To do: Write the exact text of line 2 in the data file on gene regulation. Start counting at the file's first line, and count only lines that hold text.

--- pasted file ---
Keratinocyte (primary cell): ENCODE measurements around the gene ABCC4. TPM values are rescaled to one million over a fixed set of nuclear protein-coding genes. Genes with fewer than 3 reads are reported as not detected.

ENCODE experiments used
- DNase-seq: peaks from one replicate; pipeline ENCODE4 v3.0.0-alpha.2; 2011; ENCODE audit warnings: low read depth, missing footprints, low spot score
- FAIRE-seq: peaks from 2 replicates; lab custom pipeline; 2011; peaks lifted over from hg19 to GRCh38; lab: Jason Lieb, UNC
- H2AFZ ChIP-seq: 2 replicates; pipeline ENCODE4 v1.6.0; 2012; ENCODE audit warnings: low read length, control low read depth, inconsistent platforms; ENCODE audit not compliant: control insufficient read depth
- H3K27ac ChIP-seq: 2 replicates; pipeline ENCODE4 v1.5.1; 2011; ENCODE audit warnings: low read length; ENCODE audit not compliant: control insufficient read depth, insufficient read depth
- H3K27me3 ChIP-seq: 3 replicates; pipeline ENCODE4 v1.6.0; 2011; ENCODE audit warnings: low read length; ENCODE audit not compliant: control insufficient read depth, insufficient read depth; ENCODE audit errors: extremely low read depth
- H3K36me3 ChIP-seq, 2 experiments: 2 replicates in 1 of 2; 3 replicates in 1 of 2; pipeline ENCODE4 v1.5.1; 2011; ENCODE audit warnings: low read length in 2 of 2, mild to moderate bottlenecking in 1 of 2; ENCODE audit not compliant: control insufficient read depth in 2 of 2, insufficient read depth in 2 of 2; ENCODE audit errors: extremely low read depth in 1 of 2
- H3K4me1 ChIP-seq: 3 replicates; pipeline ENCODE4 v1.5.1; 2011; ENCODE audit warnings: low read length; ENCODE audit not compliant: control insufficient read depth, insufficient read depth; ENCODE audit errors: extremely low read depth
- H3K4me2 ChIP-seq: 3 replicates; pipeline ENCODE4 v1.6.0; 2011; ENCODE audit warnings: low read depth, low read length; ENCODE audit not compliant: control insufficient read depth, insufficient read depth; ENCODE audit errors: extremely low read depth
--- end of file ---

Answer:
ENCODE experiments used